Leo Litra’s follow-up material on the research presentation “Third powers in Europe’s east” prepared by the European Union Institute for Security Studies (France).
Third powers in Europe’s East. China, Israel, Turkey, Iran, Arab countries and their interests in Eastern Partnership (EaP) countries, with a particular focus on Ukraine. Thanks to European Union Institute for Security Studies whose representatives came to Kyiv to present their report, New Europe Center organized a discussion on the third powers, adding a Ukrainian flavor to the current debate.
We concluded that the rise of third powers, particularly China, is taking place significantly in the last decade and quite naturally. There are many prerequisites which advance the interests on third powers in our region. First of all, the boosting economic power that goes beyond borders and thus projects its interests on the map of Eastern Europe. But also, the void that is created by the fact that traditional actors such as EU, US and Russia are leaving room for a greater involvement to third powers.
However, the key questions to understand are:
- What these countries would like to achieve and is it good or bad for Ukraine and other EaP countries to cooperate with third powers?
The short answer is that it is good and bad at the same time. Now let’s look at this issue in more detail.
- Why are the third powers interested in the region?
The economic expansion of the third powers in Europe’s east is generated partly because of Russian economic decline, which created room for new actors.
Quite often, third powers and particular China, has a mercantilist agenda. Among the top interests are their exports, including that of technology. At the same time, third powers are also willing to get access to technologies they do not have – being it in the area of military or space exploration. Quite often these countries also look for opportunities to explore natural resources in the EaP countries, including the agri-food sector.
Moreover, sometimes, third powers use EaP countries to get rid of certain limitations and sanctions. That was the case of Turkey which used Belarus for continuing trade with Russia when the economic relations were disrupted.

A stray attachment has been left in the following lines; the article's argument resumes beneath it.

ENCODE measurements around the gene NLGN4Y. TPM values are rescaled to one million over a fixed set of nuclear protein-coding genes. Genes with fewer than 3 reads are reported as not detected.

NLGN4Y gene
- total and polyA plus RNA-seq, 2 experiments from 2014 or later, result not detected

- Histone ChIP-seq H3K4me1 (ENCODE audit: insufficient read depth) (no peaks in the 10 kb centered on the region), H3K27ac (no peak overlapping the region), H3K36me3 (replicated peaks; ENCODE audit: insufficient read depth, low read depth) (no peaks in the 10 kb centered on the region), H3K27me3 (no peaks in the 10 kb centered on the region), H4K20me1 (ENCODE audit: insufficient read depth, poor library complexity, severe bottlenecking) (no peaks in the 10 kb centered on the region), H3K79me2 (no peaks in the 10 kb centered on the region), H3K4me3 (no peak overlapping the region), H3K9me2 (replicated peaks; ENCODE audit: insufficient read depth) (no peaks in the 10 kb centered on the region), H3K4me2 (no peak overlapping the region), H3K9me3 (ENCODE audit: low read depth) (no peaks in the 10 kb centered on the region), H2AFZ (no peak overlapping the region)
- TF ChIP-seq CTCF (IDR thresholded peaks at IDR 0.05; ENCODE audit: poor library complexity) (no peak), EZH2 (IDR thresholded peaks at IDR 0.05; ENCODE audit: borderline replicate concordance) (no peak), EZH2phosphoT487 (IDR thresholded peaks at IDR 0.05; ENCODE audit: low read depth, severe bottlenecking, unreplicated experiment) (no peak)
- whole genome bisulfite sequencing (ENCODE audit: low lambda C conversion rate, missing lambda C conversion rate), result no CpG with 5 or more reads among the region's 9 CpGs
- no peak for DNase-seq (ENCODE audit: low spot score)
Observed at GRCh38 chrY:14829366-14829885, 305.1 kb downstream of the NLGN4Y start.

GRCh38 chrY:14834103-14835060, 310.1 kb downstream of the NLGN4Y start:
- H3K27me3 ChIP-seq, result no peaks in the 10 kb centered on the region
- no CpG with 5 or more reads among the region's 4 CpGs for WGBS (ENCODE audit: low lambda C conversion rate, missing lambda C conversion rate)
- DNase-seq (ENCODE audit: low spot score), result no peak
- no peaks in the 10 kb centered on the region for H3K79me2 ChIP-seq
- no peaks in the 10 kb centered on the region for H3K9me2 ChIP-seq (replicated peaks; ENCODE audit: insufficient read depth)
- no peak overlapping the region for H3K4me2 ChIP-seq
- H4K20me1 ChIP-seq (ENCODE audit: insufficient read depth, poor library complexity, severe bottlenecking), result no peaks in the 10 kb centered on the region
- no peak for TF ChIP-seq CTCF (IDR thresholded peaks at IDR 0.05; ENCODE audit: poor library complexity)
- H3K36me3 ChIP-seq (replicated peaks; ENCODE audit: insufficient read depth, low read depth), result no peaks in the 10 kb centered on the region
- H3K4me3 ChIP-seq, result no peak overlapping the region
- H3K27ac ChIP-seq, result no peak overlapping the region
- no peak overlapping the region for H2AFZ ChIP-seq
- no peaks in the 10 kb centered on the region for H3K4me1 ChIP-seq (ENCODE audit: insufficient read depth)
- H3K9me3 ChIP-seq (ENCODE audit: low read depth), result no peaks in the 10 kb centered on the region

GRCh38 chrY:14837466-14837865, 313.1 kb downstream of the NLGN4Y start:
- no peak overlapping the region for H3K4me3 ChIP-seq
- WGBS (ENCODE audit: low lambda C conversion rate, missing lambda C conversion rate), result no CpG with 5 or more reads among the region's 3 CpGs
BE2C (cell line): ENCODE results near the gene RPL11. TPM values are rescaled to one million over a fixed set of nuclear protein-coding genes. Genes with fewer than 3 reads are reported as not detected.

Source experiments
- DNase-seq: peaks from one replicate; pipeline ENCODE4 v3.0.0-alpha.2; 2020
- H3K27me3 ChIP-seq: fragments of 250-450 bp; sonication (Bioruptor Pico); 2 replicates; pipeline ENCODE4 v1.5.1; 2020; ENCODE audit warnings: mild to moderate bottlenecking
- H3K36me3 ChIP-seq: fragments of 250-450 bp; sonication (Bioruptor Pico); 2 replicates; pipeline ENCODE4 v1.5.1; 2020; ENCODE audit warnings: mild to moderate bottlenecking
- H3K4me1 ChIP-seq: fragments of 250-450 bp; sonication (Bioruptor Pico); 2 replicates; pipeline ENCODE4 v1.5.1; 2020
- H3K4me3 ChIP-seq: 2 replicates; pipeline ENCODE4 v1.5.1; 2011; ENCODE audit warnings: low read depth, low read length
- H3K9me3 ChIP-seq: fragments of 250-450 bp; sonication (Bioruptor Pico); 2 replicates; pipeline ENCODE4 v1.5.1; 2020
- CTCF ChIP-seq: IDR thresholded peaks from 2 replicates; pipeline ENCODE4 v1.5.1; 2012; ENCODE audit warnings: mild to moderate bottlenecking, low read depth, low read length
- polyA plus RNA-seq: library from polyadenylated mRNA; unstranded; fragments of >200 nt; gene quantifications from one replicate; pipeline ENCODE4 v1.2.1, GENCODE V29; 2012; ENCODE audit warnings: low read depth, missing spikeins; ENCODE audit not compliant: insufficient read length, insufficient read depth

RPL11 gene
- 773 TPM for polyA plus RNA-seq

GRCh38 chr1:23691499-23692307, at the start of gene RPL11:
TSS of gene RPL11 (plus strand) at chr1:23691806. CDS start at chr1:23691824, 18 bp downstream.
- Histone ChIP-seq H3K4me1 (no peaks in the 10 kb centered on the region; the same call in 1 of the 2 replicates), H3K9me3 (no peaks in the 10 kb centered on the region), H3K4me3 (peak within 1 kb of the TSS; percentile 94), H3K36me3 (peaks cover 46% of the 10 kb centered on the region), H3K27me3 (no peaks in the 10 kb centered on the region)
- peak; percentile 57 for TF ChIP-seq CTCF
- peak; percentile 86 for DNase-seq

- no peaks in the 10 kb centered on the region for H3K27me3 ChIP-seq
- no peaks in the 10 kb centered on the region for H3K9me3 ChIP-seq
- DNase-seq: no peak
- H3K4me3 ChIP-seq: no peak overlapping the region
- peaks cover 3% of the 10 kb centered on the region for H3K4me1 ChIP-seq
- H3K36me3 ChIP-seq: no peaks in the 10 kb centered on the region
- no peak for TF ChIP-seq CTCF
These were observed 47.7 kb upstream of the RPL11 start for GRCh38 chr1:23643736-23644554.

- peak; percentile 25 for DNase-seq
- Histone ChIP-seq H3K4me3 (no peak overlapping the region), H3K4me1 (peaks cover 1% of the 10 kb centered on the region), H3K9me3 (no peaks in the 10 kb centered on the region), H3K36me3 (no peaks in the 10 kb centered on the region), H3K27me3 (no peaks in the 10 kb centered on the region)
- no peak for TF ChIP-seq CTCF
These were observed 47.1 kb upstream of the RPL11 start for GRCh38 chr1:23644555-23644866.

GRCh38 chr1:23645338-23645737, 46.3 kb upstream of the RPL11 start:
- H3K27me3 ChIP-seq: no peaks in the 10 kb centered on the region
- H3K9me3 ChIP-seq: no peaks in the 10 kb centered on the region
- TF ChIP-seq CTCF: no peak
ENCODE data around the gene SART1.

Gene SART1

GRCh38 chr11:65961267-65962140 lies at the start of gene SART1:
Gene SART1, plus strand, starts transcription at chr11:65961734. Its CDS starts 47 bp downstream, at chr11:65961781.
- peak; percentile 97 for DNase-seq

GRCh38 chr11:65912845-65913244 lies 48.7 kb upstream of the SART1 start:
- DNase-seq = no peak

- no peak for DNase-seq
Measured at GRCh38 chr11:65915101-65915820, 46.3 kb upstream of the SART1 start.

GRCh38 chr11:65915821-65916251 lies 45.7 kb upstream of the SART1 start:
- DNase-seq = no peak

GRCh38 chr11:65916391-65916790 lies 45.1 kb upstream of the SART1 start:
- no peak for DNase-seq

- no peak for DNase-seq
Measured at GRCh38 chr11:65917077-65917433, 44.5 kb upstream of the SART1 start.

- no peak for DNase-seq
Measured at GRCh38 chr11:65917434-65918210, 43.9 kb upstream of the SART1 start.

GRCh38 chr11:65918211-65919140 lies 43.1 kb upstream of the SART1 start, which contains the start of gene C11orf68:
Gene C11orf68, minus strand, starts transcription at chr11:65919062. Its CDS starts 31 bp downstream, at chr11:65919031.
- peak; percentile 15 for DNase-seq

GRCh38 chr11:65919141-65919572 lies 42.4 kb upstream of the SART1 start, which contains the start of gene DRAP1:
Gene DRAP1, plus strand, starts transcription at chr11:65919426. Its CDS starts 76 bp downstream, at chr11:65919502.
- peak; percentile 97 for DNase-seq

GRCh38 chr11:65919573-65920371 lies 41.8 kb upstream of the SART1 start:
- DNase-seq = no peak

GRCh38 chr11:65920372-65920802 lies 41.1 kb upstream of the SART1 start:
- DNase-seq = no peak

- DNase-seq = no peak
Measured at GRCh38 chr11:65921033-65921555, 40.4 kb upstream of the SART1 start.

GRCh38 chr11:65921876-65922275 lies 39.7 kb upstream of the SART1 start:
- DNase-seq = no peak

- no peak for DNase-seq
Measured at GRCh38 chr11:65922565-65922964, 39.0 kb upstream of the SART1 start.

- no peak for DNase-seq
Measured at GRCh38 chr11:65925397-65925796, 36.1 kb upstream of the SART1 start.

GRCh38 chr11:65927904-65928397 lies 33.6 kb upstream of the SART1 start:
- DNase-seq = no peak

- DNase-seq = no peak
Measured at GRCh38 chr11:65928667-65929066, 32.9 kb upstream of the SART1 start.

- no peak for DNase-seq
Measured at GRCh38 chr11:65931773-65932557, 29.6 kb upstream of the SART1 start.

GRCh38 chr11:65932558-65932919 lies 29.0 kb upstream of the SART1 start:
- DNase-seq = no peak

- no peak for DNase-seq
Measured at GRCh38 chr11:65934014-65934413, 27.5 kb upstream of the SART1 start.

- What are the interests of the EaP countries towards the third powers?
Ukraine and EaP countries are also interested to access new markets as these want to replace Russian market, which is often inaccessible because of political-driven economic embargos like those in the case of Georgia, Moldova, and Ukraine. It is quite important that the third powers, such as Turkey and China, are not dragging EaP countries into their own integrationist economic projects.
The agri-food sector deserves a separate attention since it is the most powerful instrument that Ukraine could use in order to balance its relations (and trade) with third powers. Ukraine is a top supplier of agri-food products to many countries, including China in some areas like corn. The same is valid for the Middle East countries, which rely on Ukraine’s exports of agri-food products in several areas (e.g. grain).
There are also political and security reasons to engage with third powers. Sometimes, Ukraine might need their votes in UN institutions and vice versa. This has particular importance at times of crisis. That was the case during the 2008 Russian-Georgian war of 2014 Russian-Ukraine war, which the victims of Russian aggression were seeking for diplomatic support.
However, the EaP security sector per se is not really penetrated by the third powers. Rather, some EaP countries experiment by trying to translate the economic cooperation with the third powers into security guarantees. For instance, Georgians handed over the control of Poti port to a Chinese company, hoping that in case of an attack from Russia, Kremlin will not dare to destroy Chinese property.
Third powers and the EaP: the EU perspective
From the EU perspective, the more EaP countries trade with outside world according to transparent rules, the better. At the same time, these countries pose a threat to the EU normative power by providing conditionality-free and corruption-ridden economic choices. It is noteworthy that by signing AAs and DCFTAs with the EaP countries the EU has increased their competitiveness and attractiveness to the third powers.
Few considerations on separate countries:
Ukraine is the only country in the region in which China has so much interest, for several reasons: